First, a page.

We is charter members of that club, ain't we not???

Some days, you know, the clicks just don't mesh.

We is what we is, even if we is don't know it yet. Right.

Andy
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Old 02-08-2012, 07:30 PM   #12
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I can use data!

Quote:
Originally Posted by worldinchaos View Post
Actually Sandy, once you work out all the title stuff it would be neat if you could check the length of the springs because that is the one aspect of my model which seems to differ from all others I've seen of the same era.

Also it would eventually be interesting to see what size brakes and stuff you have, but I'm sure I'll have my axle worked out before then, and it would be informational for historic purposes only.
Peter,
I will be using what you find out because I am guessing they are similar as most everything you have, we seem to have. Once it gets nicer out, we will be trying to figure out the steps to start on with this one. It is such a cute little trailer and I am anxious to get started on it. I hope within the next few weeks, I should have some answers in working on my other plan to get the title.

The measurement you are talking about is the length of the springs measured from front to back on the longest spring? I might be able to get that soon as we have no snow (unbelievable!!) if I can figure out what to measure where.
Sandy
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Old 02-10-2012, 03:23 AM   #13
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Quote:
Originally Posted by ND10CentCan

Peter,
I will be using what you find out because I am guessing they are similar as most everything you have, we seem to have. Once it gets nicer out, we will be trying to figure out the steps to start on with this one. It is such a cute little trailer and I am anxious to get started on it. I hope within the next few weeks, I should have some answers in working on my other plan to get the title.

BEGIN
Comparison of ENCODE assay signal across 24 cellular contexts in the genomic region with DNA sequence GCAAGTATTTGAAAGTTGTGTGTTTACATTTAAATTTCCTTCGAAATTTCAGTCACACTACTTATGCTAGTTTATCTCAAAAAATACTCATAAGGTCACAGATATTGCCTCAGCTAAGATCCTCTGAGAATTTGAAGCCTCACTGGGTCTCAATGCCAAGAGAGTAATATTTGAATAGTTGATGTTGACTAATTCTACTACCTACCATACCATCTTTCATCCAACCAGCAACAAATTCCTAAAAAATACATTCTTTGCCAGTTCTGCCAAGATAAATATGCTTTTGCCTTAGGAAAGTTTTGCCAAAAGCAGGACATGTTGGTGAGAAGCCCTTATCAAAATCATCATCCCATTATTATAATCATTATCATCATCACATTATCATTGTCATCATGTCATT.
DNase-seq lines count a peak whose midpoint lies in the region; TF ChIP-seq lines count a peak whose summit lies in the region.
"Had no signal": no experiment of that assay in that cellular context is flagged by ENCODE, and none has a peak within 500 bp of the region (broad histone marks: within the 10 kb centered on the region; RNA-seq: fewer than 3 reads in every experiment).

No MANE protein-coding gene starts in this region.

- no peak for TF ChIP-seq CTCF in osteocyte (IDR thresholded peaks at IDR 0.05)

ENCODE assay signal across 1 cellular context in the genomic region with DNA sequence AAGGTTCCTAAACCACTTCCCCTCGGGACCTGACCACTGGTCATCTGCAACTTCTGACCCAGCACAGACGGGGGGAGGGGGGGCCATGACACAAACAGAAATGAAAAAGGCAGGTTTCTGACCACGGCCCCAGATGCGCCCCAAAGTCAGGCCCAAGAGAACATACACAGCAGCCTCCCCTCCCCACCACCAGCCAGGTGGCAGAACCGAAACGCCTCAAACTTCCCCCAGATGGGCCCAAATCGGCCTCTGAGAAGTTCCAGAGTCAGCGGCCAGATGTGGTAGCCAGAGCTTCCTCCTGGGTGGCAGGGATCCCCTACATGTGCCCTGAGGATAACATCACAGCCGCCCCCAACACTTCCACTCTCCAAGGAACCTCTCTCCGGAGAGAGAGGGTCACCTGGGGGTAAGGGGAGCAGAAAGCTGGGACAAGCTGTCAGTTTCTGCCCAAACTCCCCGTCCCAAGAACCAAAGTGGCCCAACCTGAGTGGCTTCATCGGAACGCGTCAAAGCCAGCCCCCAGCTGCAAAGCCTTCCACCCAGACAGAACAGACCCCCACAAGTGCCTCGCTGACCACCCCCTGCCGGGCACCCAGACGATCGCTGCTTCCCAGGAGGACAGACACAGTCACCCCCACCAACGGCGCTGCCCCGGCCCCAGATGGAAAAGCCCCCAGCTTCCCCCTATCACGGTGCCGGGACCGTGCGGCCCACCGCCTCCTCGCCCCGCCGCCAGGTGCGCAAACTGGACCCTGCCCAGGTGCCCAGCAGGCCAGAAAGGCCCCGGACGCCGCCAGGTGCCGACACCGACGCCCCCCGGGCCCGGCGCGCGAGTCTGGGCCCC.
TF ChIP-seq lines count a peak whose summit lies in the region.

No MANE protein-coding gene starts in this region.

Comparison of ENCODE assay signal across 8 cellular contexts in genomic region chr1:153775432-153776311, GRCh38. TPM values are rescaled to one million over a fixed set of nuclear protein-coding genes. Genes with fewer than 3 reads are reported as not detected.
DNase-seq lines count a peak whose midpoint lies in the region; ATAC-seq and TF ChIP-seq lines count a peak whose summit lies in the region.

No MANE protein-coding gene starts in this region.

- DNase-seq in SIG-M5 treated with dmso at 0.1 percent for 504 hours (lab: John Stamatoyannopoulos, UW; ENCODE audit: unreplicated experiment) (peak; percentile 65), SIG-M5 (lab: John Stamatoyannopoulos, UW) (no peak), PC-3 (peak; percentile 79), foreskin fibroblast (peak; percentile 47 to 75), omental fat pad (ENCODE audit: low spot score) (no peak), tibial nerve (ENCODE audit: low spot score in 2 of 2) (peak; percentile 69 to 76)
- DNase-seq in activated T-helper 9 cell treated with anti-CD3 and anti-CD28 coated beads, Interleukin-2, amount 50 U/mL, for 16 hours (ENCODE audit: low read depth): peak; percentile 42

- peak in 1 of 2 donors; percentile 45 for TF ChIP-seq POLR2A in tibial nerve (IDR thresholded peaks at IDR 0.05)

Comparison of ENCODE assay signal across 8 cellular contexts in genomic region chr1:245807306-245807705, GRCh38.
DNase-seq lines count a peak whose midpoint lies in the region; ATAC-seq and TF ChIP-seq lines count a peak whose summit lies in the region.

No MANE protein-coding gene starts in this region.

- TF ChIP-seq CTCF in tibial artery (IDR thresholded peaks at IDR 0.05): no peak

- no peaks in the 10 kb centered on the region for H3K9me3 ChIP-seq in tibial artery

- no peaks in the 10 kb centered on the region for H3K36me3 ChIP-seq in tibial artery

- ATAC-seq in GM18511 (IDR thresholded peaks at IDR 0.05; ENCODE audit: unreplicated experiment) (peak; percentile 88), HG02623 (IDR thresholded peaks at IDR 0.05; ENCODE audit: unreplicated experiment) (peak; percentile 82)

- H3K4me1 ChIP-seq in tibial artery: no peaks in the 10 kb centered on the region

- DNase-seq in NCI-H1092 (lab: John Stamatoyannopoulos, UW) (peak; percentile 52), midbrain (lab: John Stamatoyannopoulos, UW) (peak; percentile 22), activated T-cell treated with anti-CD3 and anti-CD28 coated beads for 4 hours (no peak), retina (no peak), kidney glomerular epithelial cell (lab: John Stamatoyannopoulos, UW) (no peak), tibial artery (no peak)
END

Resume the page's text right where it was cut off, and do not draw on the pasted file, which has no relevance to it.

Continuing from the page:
The measurement you are talking about is the length of the springs measured from front to back on the longest spring? I might be able to get that soon as we have no snow (unbelievable!!) if I can figure out what to measure where.
Sandy
Yes, from eye to eye on the springs. No need to try to measure the curve, just the end to end horizontal distance.

The more I've been looking at mine, the more I think they are 2000# standard rating each that have just been flattened significantly over time.
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Old 02-11-2012, 12:17 AM   #14
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Measurements done.

Alright, I spent 3 hours today taking measurements so that I wouldn't have to pull the wheel and hub and everything off for a fourth time in 3 weeks... I'm sharing them here in case anyone else finds them useful in the future.

Starting from the outside:

Tires - Carlisle 7.00x15LT, Range D, Max 2040#

Wheels - 6 on 5.5 spacing bolt pattern, "T15x6" stamped, measures ~6.5" from rim to rim, with zero offset, i.e. hub is at 3.25" from inside rim.

Hub/Drum - "KHPH", "8A-2092" stamped?, Assuming Kelsey-Hayes. Inside dimensions 12" diameter, 2 3/8" deep to armature. Armature measures 11" diameter. Spindle seal measures 3 1/2" OD, 1 7/8" ID. Outside ridge of drum measures 13 1/4".

Backing Plate - "KH 0308", Assuming Kelsey-Hayes. 5 unequal spacing bolt pattern, with 2" radius to bolts from center, 2 1/8" distance between bolts (except bottom two).

Spindle - 7 1/4" long from hub to tip of threads. 1 1/4" of threads, outer bearing 1" ID x 1" long, 2" long reducer/expander section, inner bearing 1 1/2" ID x 1" long, grease seal 1 7/8" ID, 2" length remaining to hub.

Axle - 3 1/4" clearance from brake plate to outside of frame. 4" reverse drop. 2 5/8" OD round tube axle. Spring center to spring center 55 5/8", brake plate to brake plate 64 3/8", (need to do calcs for hub to hub or pull off both tires to get accurate measurement).

Springs - longest spring 26 1/4" eye to eye, 5 leaves, 2" wide, 5/16" thickness, 6 1/2" max vertical distance between frame and top spring. Calculator indicates this is a 1485 lbf/in spring rate.

So, what am I going to do? Order some self-adjusting 12" backing plates from my favorite supplier in nearby Corona and hope they fit. Otherwise, I've got much more tiring (and costly) decisions to make about axles...